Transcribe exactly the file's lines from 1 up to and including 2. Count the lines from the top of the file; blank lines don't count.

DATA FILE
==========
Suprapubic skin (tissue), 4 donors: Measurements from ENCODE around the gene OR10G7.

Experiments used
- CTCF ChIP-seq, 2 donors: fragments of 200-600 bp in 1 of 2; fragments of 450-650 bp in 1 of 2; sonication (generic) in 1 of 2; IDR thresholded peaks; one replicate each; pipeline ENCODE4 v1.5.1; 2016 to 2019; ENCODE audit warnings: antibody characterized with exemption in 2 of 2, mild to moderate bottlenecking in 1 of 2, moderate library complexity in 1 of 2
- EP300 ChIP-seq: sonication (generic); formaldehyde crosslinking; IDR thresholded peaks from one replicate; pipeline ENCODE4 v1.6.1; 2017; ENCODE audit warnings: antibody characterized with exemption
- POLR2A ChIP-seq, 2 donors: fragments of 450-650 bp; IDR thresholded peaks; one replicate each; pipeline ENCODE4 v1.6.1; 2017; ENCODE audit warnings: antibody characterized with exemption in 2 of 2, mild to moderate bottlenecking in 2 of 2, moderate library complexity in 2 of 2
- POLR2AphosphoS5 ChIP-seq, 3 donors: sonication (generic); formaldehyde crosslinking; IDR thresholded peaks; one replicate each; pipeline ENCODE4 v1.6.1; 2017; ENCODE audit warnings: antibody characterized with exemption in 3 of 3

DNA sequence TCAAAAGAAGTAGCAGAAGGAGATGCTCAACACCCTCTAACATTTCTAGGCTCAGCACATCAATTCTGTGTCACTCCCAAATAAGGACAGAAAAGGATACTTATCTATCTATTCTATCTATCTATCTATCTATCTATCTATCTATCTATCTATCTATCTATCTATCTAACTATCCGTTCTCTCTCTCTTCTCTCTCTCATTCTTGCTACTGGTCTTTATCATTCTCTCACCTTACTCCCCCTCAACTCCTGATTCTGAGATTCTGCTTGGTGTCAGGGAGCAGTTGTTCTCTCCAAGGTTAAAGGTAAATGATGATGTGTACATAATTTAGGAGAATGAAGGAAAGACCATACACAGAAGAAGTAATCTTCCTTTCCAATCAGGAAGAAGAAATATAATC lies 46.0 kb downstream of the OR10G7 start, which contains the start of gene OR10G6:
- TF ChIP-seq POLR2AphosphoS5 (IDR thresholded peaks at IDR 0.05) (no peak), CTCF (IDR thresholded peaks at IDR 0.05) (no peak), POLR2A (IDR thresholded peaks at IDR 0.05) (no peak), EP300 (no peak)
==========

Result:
Suprapubic skin (tissue), 4 donors: Measurements from ENCODE around the gene OR10G7.

Experiments used